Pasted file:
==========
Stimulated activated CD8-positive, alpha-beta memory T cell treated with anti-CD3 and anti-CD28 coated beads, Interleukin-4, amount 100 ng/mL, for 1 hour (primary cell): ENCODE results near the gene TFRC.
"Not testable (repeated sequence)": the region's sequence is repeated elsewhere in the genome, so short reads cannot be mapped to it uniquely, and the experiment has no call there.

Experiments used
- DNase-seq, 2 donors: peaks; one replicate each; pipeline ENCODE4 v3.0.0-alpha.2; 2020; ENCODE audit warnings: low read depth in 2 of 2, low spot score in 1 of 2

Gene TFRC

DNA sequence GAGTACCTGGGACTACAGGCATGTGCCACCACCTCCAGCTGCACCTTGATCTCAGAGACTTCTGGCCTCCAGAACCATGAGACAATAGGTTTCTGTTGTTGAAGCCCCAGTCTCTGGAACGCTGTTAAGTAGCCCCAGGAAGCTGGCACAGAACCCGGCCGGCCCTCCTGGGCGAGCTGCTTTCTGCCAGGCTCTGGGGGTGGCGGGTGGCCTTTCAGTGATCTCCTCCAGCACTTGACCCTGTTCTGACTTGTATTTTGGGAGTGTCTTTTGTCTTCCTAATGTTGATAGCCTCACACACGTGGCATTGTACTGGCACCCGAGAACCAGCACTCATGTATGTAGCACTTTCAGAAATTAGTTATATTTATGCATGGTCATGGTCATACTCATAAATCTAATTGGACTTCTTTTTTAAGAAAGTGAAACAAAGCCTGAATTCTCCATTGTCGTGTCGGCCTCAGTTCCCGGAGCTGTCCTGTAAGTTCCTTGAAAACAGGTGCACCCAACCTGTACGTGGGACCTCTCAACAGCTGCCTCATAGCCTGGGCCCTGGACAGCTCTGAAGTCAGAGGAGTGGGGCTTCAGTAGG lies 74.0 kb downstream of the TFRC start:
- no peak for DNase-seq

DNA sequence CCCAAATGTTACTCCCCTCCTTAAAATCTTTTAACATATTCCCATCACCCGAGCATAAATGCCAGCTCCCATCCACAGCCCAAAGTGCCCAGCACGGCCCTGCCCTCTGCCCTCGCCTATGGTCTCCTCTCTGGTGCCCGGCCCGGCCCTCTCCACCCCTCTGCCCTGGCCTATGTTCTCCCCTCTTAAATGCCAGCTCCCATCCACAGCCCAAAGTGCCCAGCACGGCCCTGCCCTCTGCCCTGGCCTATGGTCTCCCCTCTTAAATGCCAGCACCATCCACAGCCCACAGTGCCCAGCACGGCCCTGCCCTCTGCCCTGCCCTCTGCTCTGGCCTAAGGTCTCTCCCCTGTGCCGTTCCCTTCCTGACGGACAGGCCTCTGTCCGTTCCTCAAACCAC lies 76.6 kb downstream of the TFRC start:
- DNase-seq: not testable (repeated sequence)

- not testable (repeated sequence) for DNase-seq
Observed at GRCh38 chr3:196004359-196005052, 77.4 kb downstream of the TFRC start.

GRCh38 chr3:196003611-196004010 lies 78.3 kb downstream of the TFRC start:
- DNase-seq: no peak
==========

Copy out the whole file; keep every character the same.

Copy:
Stimulated activated CD8-positive, alpha-beta memory T cell treated with anti-CD3 and anti-CD28 coated beads, Interleukin-4, amount 100 ng/mL, for 1 hour (primary cell): ENCODE results near the gene TFRC.
"Not testable (repeated sequence)": the region's sequence is repeated elsewhere in the genome, so short reads cannot be mapped to it uniquely, and the experiment has no call there.

Experiments used
- DNase-seq, 2 donors: peaks; one replicate each; pipeline ENCODE4 v3.0.0-alpha.2; 2020; ENCODE audit warnings: low read depth in 2 of 2, low spot score in 1 of 2

Gene TFRC

DNA sequence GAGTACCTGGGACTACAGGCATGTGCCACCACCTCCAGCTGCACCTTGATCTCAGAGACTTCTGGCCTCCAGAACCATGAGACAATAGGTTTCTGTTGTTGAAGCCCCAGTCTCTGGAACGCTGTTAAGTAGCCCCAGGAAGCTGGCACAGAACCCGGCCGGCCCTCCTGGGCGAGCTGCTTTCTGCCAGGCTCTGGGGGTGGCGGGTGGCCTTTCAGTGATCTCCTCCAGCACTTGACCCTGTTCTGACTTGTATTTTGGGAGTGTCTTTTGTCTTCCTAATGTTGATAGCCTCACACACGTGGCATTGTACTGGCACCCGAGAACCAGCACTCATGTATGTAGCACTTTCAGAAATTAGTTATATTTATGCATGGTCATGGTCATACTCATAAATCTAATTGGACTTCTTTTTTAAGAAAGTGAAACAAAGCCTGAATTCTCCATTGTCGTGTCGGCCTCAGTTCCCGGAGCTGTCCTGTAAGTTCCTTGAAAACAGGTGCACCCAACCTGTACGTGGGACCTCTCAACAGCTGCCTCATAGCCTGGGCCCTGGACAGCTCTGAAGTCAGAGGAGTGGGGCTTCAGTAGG lies 74.0 kb downstream of the TFRC start:
- no peak for DNase-seq

DNA sequence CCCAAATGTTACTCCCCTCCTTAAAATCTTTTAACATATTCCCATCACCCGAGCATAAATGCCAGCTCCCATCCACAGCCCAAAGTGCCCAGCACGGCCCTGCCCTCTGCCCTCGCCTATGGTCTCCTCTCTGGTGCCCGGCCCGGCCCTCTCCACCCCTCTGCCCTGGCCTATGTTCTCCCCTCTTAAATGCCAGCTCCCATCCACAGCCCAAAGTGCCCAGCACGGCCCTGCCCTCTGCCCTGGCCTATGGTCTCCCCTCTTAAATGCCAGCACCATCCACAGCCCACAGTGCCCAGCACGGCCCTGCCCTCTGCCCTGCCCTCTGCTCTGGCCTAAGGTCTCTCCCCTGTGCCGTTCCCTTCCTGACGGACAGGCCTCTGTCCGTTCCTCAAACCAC lies 76.6 kb downstream of the TFRC start:
- DNase-seq: not testable (repeated sequence)

- not testable (repeated sequence) for DNase-seq
Observed at GRCh38 chr3:196004359-196005052, 77.4 kb downstream of the TFRC start.

GRCh38 chr3:196003611-196004010 lies 78.3 kb downstream of the TFRC start:
- DNase-seq: no peak